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Short Sale (Can I do one?)

What is a Short Sale?

Simply put, a Short Sale is when a bank is willing to take less money for a property than what is currently owed on the property's loan or note.  When a seller can no longer make their mortgage payments and wants to avoid foreclosure, another option is a Short Sale.  The seller (normally with a realtor) puts the home for sale to solicit an offer.  Once the sellers accept an offer from the buyer, then the offer is submitted to the bank for approval.  This approval process can take several weeks if not months, and go through many counter offer and negotiation phases until the bank and buyer are happy with all the terms of the contract.  It is during this process that we as your listing agent earn our money!  We (the Realtor) take over as your liaison with the bank(s).   We handle all the stressful phone calls with the banks negotiator.  We are in constant communication with the bank(s) facilitating massive amounts of paperwork sending in contracts, forms, seller financial information, tax returns, financial summaries, market analysis, closing statements and a whole host of other documents (often several times), depending on the bank and competency of the bank assigned negotiator.  This process can take hundreds of man hours negotiating with each lender and trying to get each lender to give its approval on the Short Sale.  If and when the bank(s), seller and buyer all come to terms, the bank(s) then issues its approval and acceptance.  Then and only then does the real escrow process begin.  At this point the escrow takes on many aspects of a traditional sale and both agents and parties work to get the escrow closed. 

Why would a Seller do a Short Sale?

From the sellers perspective, there is nothing "SHORT" about a Short Sale.  Doing a short sale can be very frustrating,  testing, maddening,  and wearisome if not done by a professional.  The process can take upwards of 6-9 months only to fall apart at the last minute leaving you (the seller) at square one and with several gray hairs.  If you don't have a professional "Short Sale" Realtor representing you and also representing the Buyers, you can have a horrific experience that will forever turn you off the Short Sale market!  Okay, now with that said, why even bother doing a Short Sales?  There can be several reasons why a seller would decide to do a Short Sale.  SB 931 went into law the beginning of 2011 and aims to prevent banks from pursuing sellers on all FIRST mortgages of residential dwellings (1-4 units), even if the seller has refinanced the loan, primary residence or not!  SB 458 went into law July of 2011 and basically extends this law to junior lien holders (Seconds).  Now California residents have protection from banks pursuing sellers for deficiencies on all first mortgages AND junior liens including SECONDS! This can be a huge advantage to Short Sellers and can potentially save them hundreds of thousands of dollars!.  There is the Federal Mortgage Debt Relief Act that expires at the end of 2013 that generally may allow  federal exclusion on income realized as a result of a short sale or foreclosure in the event the bank issues the seller a 1099.  Then there is the credit issue.  Both a Short Sale and Foreclosure will more than likely affect the sellers credit.  With that said, if a seller is proactive with a Short Sale, they may be able to successfully close a sale with fewer 30/60/90 day late penalties, thus lessening the impact on their credit and recovery time.  Also in the typical Short Sale that has delinquencies, we are hearing about a 2-year recovery time to purchase a home again.  The foreclosure situation can be 5-7 years to recover.  For the seller in a Short Sale it can be a lot less stressful, as the Realtor takes on most the stress and frustration negotiating with the bank on behalf of the seller.  The seller nor the buyer pays for any commissions to the Realtors.  The Realtor fees are paid by the Bank.  For these reasons, both sellers and banks are increasingly more motivated to try and do Short Sales.  The result of these Short Sales, if approached correctly, can be some amazing deals not likely to be had until the next real estate cycle!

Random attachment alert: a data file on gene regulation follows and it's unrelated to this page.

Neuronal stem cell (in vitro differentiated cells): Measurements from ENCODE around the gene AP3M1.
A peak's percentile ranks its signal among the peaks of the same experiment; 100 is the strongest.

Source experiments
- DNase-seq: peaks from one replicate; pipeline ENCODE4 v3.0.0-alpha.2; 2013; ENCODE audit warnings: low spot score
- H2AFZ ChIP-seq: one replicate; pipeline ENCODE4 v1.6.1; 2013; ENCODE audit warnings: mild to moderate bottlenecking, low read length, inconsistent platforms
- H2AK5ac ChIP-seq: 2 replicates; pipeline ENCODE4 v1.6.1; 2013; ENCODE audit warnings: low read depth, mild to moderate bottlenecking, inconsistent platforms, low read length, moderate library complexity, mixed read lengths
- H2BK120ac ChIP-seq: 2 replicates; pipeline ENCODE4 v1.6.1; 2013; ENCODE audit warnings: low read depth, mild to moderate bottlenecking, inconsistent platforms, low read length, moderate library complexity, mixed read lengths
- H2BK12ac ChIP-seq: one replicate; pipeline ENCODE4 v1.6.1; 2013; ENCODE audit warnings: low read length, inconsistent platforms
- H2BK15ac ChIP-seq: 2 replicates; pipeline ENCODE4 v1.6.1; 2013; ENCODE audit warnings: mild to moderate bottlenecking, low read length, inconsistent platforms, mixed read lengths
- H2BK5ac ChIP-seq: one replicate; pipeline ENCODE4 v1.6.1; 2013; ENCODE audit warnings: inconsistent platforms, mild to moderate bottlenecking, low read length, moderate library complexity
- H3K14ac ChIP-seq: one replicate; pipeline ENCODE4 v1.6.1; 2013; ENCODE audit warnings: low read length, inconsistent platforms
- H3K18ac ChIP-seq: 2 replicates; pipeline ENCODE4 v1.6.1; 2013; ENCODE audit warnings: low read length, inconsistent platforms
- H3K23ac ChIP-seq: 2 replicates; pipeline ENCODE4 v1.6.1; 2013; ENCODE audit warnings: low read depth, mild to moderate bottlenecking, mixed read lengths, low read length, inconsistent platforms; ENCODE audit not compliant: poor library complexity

Why would a Bank or Lender agree to do a Short Sale?

In the past few years banks have been realizing that the Foreclosure process is very expensive.  The bank(s) lose several months of mortgage payments and incur huge legal expenses Foreclosing and evicting the owners.  The homes are normally left in some sort of disrepair and take several thousands of dollars to fix and prepare for sale.  All these expenses start to add up quickly.  Banks are starting to discover that by playing an active role in a short sale, they can save a lot of money , time, and limit their losses.  With that said, some national banks are very hard to deal with, and take a very experienced short sale agent to navigate through the approval process.  However, most banks are becoming more and more motivated to make this process easier for the Seller and the Buyer.

Get Legal and Tax Advice

As Realtors, we cannot give legal or tax advice.  The above opinions and statements are general rules of thumb and are subject to change.  We, here at Merrill & Associates Real Estate, try and educate you with all the facts available and keep you informed to the best of our ability.  Foreclosures and Short Sales can be very complicated.  We ALWAYS recommend consulting an Attorney and Accountant to get  legal and tax advice for your specific situation.  We would be happy to recommend a local Attorney and CPA for you to speak with.